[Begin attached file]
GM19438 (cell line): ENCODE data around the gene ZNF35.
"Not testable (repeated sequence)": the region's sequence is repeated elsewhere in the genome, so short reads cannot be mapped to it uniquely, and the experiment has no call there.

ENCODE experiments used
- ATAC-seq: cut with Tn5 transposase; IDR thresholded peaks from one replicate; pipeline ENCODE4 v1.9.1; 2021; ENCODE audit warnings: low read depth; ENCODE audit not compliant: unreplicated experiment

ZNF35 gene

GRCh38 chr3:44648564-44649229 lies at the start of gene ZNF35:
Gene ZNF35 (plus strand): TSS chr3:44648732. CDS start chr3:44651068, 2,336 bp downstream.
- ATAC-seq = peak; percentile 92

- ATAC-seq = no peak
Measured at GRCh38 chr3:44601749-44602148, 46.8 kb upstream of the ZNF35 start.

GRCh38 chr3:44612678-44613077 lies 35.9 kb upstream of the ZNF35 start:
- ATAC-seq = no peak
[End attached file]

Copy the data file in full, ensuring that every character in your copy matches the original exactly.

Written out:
GM19438 (cell line): ENCODE data around the gene ZNF35.
"Not testable (repeated sequence)": the region's sequence is repeated elsewhere in the genome, so short reads cannot be mapped to it uniquely, and the experiment has no call there.

ENCODE experiments used
- ATAC-seq: cut with Tn5 transposase; IDR thresholded peaks from one replicate; pipeline ENCODE4 v1.9.1; 2021; ENCODE audit warnings: low read depth; ENCODE audit not compliant: unreplicated experiment

ZNF35 gene

GRCh38 chr3:44648564-44649229 lies at the start of gene ZNF35:
Gene ZNF35 (plus strand): TSS chr3:44648732. CDS start chr3:44651068, 2,336 bp downstream.
- ATAC-seq = peak; percentile 92

- ATAC-seq = no peak
Measured at GRCh38 chr3:44601749-44602148, 46.8 kb upstream of the ZNF35 start.

GRCh38 chr3:44612678-44613077 lies 35.9 kb upstream of the ZNF35 start:
- ATAC-seq = no peak